Morgan: You’re seeing brands fully aware of the unique challenges that come with selling online, everything from developing unique assortments to prevent price matching and channel conflicts to exploring online-specific packaging innovation to reduce shipping inefficiencies and increase margins however possible.
Ackerman: Traditional brands must rethink and transform not just the marketing cycle but the entire supply chain to focus on what personalization and customization means to their consumers today and in the future at a cost that is affordable and scalable for the shareholders.
As far as internal structures or alignment around e-commerce, has a key framework emerged?
Anderson: To be honest, it’s still a moving target. In brick-and-mortar retailing, there are scale-based advantages – bigger is better – but online there are structural disadvantages to being big.
Perry: The framework that I’ve seen be most successful has been creating a separate business unit focused on e-commerce acceleration with its own dedicated multi-functional support, and it’s own P&L and operating model.
Morgan: I’ve most commonly seen e-commerce sit as an extension of marketing or sales – occasionally as its own strategic pillar or business unit – with dedicated or dotted-line support from operations, finance and IT.
Perry: Companies need to organize behind e-commerce cross-functionally. It’s about enabling e-commerce evolution in talent, resources, innovation behind the Walmart team, the Kroger team, the Target team, the supply chain team and the packaging engineers, the finance and sales forecasting teams. Also, organizations need to implement an e-commerce leadership and talent development strategy internally. Many current e-commerce leaders feel alone and often discouraged as change catalysts.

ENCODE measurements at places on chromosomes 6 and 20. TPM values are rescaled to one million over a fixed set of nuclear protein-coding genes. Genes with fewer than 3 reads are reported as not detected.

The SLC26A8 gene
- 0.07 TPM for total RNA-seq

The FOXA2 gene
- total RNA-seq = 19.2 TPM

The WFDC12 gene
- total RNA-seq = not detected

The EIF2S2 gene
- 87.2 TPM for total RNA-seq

Where do you see BOPIS (buy online, pick up in-store) or other alternatives going?
Haque: This is where I see the most growth. With already thin margins in grocery and retail, the last mile is extremely expensive, and if you can pass that cost to the shopper, it starts making a lot more sense.
Kinsey: Personally, I believe click-and-collect will be more industry changing. America is car dominant.
Morgan: I agree with Rakuten Intelligence, which predicts a future where 70% of orders are click-and-carry, and 30% are delivered. Delivery will dominate in cities where cars are more scarce. However, where gas is cheap and space is plentiful, BOPIS seems best positioned to reign supreme.
Perry: While I do believe BOPIS will grow, I do consider this to be a bridge or gateway drug of sorts for shoppers who need to grow more comfortable with the convenience before ultimately realizing even greater convenience from home delivery options, which will continue to grow in availability.
How seriously should direct-to-consumer be considered as a strategy?
Kinsey: For me, DTC will be in the future of almost every single product category and brand. It’s a matter of when, not if. DTC not only enables the CPG to deliver to a time-starved, convenience-hungry, digitally savvy consumer, it also provides them with valuable first-person data.
Morgan: It would be much better utilized as part of a larger marketing or data initiative. For example, Bear Naked allows you to create your own granola mix from 50 different ingredients with help from IBM Watson to ensure a perfect blend.
Ackerman: Specific to supply chain, DTC is challenged by marketing costs associated to gain consumer traffic consistently vs. a one-visit engagement, and the supply chain costs associated with making this business profitable.
Haque: I saw a recent stat that only 6% of brands have a direct-to-consumer offering. I think it should be considered, but the strategy around the “why” should be clearly defined to set the right expectations.
Anderson: DTC has its place. I continue to believe it’s an interesting, if not an essential element of a new brand launch, but it’s not going to get you to a billion-dollar brand in under five or seven years.